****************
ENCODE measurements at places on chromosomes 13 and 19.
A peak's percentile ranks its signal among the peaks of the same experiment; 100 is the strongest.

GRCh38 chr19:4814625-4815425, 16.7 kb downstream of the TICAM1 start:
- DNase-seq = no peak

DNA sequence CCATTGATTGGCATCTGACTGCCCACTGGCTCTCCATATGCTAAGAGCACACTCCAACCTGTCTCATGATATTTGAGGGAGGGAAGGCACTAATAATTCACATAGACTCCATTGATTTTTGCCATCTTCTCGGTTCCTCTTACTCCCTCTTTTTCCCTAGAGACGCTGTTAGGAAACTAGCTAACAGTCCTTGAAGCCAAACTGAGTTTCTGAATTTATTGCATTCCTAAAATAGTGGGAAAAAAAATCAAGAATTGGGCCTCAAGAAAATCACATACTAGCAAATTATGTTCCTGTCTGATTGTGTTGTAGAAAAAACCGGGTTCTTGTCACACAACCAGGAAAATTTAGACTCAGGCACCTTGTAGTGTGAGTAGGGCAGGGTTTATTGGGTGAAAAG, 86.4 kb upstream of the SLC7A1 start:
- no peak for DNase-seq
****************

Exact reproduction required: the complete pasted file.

ENCODE measurements at places on chromosomes 13 and 19.
A peak's percentile ranks its signal among the peaks of the same experiment; 100 is the strongest.

GRCh38 chr19:4814625-4815425, 16.7 kb downstream of the TICAM1 start:
- DNase-seq = no peak

DNA sequence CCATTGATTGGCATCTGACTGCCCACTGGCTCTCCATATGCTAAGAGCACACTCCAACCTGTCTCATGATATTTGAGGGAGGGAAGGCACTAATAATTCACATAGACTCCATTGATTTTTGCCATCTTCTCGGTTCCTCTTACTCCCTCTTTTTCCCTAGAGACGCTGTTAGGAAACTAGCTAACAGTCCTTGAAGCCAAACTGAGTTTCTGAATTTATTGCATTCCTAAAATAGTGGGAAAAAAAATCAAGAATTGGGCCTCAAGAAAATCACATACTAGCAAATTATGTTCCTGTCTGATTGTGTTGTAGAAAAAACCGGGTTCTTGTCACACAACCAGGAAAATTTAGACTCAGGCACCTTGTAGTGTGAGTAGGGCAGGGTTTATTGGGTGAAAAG, 86.4 kb upstream of the SLC7A1 start:
- no peak for DNase-seq